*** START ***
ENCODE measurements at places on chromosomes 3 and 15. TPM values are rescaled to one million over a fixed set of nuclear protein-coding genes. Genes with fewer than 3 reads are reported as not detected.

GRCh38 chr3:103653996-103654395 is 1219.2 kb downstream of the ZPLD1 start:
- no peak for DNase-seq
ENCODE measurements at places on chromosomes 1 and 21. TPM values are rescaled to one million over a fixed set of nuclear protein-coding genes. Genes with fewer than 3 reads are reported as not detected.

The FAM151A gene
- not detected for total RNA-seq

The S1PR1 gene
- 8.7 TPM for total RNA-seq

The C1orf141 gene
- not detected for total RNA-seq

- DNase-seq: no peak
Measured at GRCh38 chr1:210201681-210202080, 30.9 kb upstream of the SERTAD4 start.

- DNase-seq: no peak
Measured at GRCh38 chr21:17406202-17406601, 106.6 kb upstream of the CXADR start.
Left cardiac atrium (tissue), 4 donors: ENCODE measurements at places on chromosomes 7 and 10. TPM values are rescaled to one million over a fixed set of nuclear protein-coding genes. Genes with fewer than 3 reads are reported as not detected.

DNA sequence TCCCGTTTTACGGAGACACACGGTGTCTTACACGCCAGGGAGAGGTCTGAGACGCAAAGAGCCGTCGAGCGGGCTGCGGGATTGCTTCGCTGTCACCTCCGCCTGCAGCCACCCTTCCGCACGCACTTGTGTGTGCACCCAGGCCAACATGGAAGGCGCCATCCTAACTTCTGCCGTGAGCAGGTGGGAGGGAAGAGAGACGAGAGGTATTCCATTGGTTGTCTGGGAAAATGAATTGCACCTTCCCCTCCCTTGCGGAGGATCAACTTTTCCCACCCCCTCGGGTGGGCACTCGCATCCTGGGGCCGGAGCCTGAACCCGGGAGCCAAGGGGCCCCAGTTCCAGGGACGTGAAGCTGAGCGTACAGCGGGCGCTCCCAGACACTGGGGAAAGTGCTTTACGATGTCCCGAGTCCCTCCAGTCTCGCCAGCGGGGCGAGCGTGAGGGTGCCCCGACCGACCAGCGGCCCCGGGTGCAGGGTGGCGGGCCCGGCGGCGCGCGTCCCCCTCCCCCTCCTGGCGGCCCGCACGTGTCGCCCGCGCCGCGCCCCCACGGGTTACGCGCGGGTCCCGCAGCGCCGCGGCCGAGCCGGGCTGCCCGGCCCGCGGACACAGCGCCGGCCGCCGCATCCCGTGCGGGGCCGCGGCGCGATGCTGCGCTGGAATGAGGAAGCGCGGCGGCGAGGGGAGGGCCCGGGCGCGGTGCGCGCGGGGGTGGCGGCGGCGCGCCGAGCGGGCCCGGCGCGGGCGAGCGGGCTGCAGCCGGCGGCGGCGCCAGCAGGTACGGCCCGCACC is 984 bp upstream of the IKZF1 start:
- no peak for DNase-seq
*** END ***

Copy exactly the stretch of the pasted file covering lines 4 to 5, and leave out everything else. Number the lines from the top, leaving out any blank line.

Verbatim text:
ENCODE measurements at places on chromosomes 1 and 21. TPM values are rescaled to one million over a fixed set of nuclear protein-coding genes. Genes with fewer than 3 reads are reported as not detected.

The FAM151A gene